Misunderstanding The Backwards EPG
At the launch of the new SkyQ system recently, there was one feature (or lack of it) which struck us odd. The proposed system currently doesn’t have a backwards EPG, or any deep integration with catch-up from linear broadcast. When we asked why, we were told that ‘our consumer research shows that only a small number of people use them to access catch-up’. We would make three points:
– You can’t disadvantage any users, however small the user base
– Current backwards EPGs aren’t good enough to use as a research benchmark
– It sounds like the research was asking the wrong question
Don’t disadvantage any users
A small point but it is a basic rule of interface design that you don’t remove or restrict functionality if only a small number of people use it. If only 10% of people use the current EPGs to access catch-up, then not putting one in a new system denies at least 10% of your customer base a function they would use. However, as we will discuss below, we don’t believe the 10% research.
Current backwards EPGs aren’t good enough
Any consumer research that is based on working with users of the current crop of backwards EPGs is bound to fail as the current versions (with one exception) aren’t good enough to be considered models to copy or for their user research to be useful. It is no wonder that research using these current models shows low use of the catch-up link. They are too poor to use.
There are three very different types of backwards EPG on the market. Virgin, YouView and Freeview Play offer what could be defined as 1st generation backwards EPGs in that they allow a consumer to track left and find catch-up content. As an aspiration this is good, but consumers tell us that the most important time for a backwards link to catch-up is the preceding two hours (anything earlier than that and its easier to go to ‘Search’ or the catch-up menu). However, both Tivo, YouView and FreeviewPlay often fail in that they often don’t work for up to an hour after broadcast (for Virgin, its often longer). This creates a ‘dead-zone’ that kills all value in the backwards function. Viewers find the programme they want doesn’t work and they end up having to scan around just to find a programme that does. It is no surprise that many give up on the function.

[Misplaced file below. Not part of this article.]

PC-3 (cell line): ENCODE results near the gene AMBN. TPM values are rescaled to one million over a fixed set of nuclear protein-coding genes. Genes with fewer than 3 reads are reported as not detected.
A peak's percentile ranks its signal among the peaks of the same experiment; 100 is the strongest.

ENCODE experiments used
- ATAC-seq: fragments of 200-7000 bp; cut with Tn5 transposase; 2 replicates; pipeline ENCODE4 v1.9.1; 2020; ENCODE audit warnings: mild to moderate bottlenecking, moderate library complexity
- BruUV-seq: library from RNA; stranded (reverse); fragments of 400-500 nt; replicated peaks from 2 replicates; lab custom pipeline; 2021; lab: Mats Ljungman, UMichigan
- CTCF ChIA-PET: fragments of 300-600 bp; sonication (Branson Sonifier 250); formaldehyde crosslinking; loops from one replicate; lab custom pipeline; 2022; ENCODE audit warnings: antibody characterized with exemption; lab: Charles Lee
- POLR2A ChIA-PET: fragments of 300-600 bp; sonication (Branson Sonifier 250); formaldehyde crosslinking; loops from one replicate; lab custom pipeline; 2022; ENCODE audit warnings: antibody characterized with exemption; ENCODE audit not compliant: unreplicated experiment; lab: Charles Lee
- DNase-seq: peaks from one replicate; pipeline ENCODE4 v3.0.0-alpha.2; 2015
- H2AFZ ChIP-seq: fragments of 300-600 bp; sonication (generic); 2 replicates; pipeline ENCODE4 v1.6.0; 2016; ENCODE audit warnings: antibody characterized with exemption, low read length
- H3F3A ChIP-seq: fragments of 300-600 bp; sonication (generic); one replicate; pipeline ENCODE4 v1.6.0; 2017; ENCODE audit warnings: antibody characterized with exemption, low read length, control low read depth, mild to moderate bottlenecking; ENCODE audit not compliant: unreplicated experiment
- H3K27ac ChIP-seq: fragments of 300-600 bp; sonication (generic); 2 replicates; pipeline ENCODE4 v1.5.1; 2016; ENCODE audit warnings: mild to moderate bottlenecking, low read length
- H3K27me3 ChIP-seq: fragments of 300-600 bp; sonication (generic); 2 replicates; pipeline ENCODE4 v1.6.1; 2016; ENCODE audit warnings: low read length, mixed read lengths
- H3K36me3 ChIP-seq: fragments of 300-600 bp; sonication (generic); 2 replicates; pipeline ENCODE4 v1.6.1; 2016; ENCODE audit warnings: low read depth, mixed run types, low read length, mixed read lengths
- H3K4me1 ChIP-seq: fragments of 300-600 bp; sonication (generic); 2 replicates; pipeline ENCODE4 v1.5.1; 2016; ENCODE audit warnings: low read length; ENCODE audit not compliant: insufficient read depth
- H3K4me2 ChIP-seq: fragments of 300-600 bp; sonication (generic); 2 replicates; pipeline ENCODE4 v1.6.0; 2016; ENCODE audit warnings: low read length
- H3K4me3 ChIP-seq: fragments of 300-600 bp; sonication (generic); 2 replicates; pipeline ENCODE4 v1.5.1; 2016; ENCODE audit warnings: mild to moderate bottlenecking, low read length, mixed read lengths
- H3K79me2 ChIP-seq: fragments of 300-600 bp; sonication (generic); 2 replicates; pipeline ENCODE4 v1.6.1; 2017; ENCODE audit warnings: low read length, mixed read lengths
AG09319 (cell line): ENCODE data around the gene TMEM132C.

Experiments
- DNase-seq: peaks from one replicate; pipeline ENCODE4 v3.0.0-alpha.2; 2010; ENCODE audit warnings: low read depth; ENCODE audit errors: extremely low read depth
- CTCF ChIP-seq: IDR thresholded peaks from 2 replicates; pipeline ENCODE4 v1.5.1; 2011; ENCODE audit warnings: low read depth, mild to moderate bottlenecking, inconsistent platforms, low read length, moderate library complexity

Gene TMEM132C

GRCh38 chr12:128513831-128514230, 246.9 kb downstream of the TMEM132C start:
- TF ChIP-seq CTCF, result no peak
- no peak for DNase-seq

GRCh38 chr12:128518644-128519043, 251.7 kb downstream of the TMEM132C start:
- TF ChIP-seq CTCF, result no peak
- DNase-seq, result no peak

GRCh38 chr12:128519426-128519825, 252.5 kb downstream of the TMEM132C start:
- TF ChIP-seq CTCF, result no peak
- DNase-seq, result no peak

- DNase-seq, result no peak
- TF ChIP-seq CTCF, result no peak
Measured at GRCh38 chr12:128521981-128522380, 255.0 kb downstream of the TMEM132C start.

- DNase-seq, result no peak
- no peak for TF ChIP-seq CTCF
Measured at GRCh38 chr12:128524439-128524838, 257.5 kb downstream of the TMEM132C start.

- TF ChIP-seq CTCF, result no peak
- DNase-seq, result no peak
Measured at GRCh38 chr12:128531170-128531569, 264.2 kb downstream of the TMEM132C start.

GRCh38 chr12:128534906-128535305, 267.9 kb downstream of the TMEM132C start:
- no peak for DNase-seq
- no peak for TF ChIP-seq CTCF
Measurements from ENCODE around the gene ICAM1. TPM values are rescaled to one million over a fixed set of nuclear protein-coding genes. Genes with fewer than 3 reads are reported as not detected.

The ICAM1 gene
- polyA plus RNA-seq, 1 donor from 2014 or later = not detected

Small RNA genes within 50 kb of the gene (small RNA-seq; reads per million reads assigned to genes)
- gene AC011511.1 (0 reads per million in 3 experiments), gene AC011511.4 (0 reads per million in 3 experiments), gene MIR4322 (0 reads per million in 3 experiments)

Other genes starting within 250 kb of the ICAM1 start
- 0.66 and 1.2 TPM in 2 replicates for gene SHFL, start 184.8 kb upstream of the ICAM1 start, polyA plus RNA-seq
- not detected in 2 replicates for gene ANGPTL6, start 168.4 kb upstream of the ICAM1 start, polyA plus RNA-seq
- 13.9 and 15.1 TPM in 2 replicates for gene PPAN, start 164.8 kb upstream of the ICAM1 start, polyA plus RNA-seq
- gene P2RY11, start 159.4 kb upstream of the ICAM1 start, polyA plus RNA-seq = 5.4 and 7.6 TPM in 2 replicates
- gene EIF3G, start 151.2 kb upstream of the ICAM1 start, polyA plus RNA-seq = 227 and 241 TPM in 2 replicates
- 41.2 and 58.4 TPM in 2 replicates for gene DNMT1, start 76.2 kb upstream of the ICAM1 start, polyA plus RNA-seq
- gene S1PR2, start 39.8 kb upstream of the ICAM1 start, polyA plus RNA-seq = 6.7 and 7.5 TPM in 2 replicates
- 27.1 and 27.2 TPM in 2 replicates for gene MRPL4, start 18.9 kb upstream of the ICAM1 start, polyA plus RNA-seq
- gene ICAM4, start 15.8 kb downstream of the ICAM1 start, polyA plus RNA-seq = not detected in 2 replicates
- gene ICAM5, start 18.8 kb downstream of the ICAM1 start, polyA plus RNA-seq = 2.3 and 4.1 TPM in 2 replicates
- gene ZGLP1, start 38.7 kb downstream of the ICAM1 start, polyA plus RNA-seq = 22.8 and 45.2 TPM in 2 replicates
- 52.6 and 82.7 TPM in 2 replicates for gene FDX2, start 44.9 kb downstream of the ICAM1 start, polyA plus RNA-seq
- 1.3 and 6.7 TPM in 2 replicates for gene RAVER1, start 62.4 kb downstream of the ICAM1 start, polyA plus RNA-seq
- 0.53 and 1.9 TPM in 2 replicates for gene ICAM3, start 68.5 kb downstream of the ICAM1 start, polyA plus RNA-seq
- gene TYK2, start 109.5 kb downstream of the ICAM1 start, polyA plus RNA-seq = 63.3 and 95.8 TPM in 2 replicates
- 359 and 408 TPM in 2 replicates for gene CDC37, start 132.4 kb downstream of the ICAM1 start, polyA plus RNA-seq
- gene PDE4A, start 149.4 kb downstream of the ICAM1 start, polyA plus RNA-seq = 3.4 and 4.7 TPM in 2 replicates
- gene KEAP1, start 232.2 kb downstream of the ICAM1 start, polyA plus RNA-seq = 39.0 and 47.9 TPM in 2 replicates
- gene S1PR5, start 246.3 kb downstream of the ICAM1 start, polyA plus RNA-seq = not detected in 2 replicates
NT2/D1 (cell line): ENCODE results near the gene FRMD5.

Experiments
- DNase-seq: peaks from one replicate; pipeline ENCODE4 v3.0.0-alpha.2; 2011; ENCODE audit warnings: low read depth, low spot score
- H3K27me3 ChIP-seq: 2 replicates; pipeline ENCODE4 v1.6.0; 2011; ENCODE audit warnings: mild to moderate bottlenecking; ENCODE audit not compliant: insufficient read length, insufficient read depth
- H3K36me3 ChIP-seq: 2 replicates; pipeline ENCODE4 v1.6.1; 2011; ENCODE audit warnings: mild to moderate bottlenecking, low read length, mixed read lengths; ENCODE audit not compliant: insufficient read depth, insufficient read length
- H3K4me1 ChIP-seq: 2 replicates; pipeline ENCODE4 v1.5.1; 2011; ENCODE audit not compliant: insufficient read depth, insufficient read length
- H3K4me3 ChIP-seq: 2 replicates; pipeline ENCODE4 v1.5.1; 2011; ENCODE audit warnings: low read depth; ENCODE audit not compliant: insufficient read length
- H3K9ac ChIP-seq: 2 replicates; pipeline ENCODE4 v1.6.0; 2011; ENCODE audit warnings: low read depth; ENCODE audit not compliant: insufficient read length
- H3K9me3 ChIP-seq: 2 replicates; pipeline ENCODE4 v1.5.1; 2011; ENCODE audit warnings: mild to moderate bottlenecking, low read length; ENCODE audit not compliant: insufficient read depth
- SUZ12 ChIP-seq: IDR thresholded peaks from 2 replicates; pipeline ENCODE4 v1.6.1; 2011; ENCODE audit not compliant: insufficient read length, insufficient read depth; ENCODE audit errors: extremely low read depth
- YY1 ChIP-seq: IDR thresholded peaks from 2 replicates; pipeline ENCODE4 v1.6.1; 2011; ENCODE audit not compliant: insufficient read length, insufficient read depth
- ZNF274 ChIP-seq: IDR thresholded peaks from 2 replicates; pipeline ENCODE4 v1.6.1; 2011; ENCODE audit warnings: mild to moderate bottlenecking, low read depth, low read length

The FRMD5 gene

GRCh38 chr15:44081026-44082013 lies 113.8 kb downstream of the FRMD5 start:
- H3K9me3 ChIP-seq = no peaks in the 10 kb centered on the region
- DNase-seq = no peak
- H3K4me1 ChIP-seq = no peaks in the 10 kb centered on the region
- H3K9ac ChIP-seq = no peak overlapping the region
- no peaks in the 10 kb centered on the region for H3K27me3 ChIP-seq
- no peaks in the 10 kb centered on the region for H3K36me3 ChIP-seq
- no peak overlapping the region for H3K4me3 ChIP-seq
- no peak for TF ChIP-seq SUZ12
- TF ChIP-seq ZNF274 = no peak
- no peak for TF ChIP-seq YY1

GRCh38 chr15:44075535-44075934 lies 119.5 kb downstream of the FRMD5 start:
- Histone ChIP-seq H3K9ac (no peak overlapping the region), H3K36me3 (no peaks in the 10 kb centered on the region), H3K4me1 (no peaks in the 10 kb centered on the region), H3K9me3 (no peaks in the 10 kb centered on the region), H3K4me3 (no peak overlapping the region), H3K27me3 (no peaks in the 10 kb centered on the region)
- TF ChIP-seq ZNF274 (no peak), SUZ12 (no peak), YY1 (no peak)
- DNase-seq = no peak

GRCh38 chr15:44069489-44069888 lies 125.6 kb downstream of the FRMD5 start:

Freesat Freetime can be categorised as a 2nd generation backwards function in that it only shows catch-up programmes that are ready to play. This doesn’t solve the problem of programmes not being available in the ‘dead-zone’ of the preceding hour, but it does mean viewers aren’t clicking on programmes that won’t play. In this limited ambition it is quite successful however, theFreetime EPG fails on a significant other user case (see ‘You’re asking the wrong question’ below).
Finally, there is the EE set top box – a 3rd generation backwards EPG. This box has blurred the boundaries of linear and catch-up more than any other and should be the benchmark against which all the other platforms are measured. This box uses a very clever PVR to buffer all the main channels onto its hard drive. This means it can offer true ‘start-over’ so you don’t even have to wait for a show to finish before starting the catch-up version. You can click on a programme that is half-way through, and start from the beginning. This completely blurs the distinction between programmes on ‘now’ and those that just finished. A viewer can move seamlessly forward and back in time. Our research shows that consumer absolutely love the freedom this delivers and use it to access catch-up far more than previous boxes. Very often they are unaware that they have drifted back into catch up – they think they are just watching telly. The Sky box needed to be at least as good as this to be even in consideration as an advanced box. …
… read on at decipherconsultancy.wordpress.com
Originally posted by Nigel Walley at Decipher ‘Off Air’
29th November 2015